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This is what we actually saw:

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We made the most of it anyway and did a couple of the easy hiking tracks that were actually worthwile considering the weather and we saw a waterfall and a lake which were very waterfall-like and lake-like. The weather was expected to continue for the next few days so we high tailed it our of there and got ourselves into a motel room in Fresno for the night before driving into Las Vegas on Wednesday.

We had a good time in Vegas which I will partly censor for your benefit. We went to the main strip a couple of nights as well as the Fremont area of casinos. Fremont was great, it has the worlds biggest screen that acts as a roof for a couple of blocks and it has light shows and plays some montages of Queen, The Doors, Jimi Hendrix and others. To finish off our Friday night we decided to zipline down half the length of the street which was cool being close to the roof and soaring over everybody.

We went into the strip on Thursday night to catch a comedy show at the Laugh Factory in the Tropicana hotel which was a good time. The headliner I hadn't heard of but we were assured he's a "comedy legend" and "knows Jerry Seinfeld". He was an older guy and stumbled on the stage looking pretty drunk so we let our hopes down a little but he actually turned out to be really good, and very spontaneous working off the crowd and seemed to have a joke lined up for everything the crowd said. We also saw the free show outside Treasure Island which was really good too, especially considering it's free. Saturday night we returned to the strip and did a casino crawl that took us through about five or six casinos including Caesar's Palace, the Bellagio (talk about class) and finishing up in the Hard Rock Hotel. Across the course of the weekend we both finished around $250 ahead so we can't complain about that.

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That's maybe half of the Caesar's Palace you see me behind me, that place is seriously huge. As I said we're back on the road tomorrow headed for the Grand Canyon, after that we attempt camping again in Utah, then through Colorado which will be way too cold to camp so we'll be checking out some of the national parks while staying in motels. Please no one make any "Hangover" jokes, it's way too easy, we didn't steal Mike Tyson's tiger or find a baby.

Posted by mattandcorry 22:28 Comments (1)

San Francisco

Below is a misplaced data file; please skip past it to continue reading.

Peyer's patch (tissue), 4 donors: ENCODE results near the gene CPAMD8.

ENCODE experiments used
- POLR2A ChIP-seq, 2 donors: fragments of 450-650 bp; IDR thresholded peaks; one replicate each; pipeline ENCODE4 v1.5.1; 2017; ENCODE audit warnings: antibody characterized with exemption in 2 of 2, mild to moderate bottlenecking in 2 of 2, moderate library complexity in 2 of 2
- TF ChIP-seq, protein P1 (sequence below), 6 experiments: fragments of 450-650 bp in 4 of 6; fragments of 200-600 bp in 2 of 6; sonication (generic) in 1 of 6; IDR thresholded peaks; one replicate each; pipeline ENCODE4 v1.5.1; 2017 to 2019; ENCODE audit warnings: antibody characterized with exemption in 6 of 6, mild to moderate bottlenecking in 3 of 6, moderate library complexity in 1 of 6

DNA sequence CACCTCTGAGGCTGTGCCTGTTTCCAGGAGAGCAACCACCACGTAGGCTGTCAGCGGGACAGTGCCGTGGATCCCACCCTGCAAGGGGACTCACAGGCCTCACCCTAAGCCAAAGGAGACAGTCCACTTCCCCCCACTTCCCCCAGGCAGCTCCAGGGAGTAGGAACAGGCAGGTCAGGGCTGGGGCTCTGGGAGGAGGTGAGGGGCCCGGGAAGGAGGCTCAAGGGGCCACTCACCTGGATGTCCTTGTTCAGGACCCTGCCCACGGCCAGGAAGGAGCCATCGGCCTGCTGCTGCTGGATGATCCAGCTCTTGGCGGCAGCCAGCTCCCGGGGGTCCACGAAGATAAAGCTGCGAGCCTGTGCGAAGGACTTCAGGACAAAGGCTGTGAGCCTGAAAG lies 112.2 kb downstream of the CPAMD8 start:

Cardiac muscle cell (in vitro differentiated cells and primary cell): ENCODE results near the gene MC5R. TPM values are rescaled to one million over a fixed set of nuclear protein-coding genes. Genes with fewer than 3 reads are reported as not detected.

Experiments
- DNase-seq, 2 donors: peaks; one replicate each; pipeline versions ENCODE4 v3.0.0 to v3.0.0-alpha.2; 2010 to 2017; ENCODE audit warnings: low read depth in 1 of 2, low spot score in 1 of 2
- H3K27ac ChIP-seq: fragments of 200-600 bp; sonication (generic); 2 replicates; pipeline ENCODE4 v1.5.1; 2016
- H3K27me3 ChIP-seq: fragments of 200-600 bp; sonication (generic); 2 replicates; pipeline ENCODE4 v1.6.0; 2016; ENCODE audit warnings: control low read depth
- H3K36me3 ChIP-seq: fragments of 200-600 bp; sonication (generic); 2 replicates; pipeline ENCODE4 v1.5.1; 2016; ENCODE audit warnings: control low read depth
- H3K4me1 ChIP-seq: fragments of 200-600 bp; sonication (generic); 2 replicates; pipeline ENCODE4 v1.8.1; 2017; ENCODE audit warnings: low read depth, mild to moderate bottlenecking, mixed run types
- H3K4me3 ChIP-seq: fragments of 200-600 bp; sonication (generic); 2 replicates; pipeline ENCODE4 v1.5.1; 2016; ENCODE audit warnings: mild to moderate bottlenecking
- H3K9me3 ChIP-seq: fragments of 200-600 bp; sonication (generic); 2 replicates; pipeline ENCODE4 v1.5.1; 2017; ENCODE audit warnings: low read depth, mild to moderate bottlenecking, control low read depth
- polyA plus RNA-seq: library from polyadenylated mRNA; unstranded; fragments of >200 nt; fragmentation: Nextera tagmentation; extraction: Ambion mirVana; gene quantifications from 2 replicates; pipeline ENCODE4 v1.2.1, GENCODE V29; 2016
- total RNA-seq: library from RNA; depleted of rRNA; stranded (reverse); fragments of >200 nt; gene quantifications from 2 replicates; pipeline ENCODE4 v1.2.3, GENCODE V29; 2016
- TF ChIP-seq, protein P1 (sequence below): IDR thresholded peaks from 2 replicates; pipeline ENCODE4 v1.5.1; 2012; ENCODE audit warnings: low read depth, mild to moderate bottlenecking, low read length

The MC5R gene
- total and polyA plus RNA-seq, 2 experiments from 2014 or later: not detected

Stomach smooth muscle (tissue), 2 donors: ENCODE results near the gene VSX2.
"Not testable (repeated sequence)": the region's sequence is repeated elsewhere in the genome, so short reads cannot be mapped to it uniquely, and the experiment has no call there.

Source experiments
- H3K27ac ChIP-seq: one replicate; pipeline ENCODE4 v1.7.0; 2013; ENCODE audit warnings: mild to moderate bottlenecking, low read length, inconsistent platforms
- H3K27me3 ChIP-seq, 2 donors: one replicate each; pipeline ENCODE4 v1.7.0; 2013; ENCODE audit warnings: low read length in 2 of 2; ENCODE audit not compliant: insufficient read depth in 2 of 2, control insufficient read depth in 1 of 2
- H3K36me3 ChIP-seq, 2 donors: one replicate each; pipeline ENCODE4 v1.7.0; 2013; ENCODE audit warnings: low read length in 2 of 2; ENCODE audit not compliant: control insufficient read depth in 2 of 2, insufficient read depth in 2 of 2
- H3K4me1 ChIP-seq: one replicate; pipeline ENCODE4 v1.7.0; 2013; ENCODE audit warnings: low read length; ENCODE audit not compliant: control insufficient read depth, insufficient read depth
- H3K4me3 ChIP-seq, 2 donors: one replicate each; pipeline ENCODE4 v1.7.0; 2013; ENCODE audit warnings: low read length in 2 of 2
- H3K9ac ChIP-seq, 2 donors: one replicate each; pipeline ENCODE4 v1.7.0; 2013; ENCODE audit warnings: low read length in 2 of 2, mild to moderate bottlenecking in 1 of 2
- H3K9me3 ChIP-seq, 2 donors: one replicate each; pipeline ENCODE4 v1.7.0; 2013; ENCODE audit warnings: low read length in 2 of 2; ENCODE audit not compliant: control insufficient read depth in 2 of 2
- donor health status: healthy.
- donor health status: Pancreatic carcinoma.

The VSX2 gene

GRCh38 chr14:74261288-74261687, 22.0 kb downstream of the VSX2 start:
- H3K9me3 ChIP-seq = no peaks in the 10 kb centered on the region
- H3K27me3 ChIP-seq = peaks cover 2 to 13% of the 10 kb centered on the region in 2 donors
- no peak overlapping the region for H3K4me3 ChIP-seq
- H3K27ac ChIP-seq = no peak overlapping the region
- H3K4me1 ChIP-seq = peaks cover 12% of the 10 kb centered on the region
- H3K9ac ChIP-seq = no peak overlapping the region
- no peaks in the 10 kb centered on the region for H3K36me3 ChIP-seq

We have had another action packed week exploring the beautiful city of San Francisco. The Greyhound bus ride ended up been fine and we both saw a noticeable difference between San Francisco and Los Angeles almost immediately after exiting the bus terminal.

San Francisco had character, was cleaner, had fresher air and felt safer in general. We got very lucky with the weather during our stay. Sunny most days and a warm 20 degrees, with good visibility of the bay!

On our first day we went to Alcatraz island which is 2.5km offshore in San Francisco bay, mainly to see the old maximum prison. It soon became apparent life in this prison would have been tough and this was not even considering the cold and windy conditions. The cells were tiny with little privacy or space and the solitary confinement cells literally had nothing in them apart from a pot for the toliet. These solitary confinement cells were dark, damp and cold and the inmates in them only had one 10 minute shower per week and one hour of outside exercise per week. We saw and heard stories about life and incidents in the dining hall, kitchen, control room and recreation yard. We also walked around the island and saw what is left of the prison guards and the wardens homes, the social hall for guards and their families, the water tower (water had to brought in from San Francisco 3 times per week), the power house (All electricity was generated on the island) and the prison factories where inmates worked. In one of the factories inmates would do the prison laundry but also laundry for the military personal in the San Francisco area. One inmate collected pieces of various soldiers uniforms over a ten year period. He then put the complete uniform on and successfully got on a boat leaving the island to San Francisco. He was met by two prison guards at the other end to take him back to prison. Unfortunately only one of the cell of the three men that escaped without a trace was open for viewing. The hole in the wall and air vent in which they escaped through had been repaired but the dummy head was present.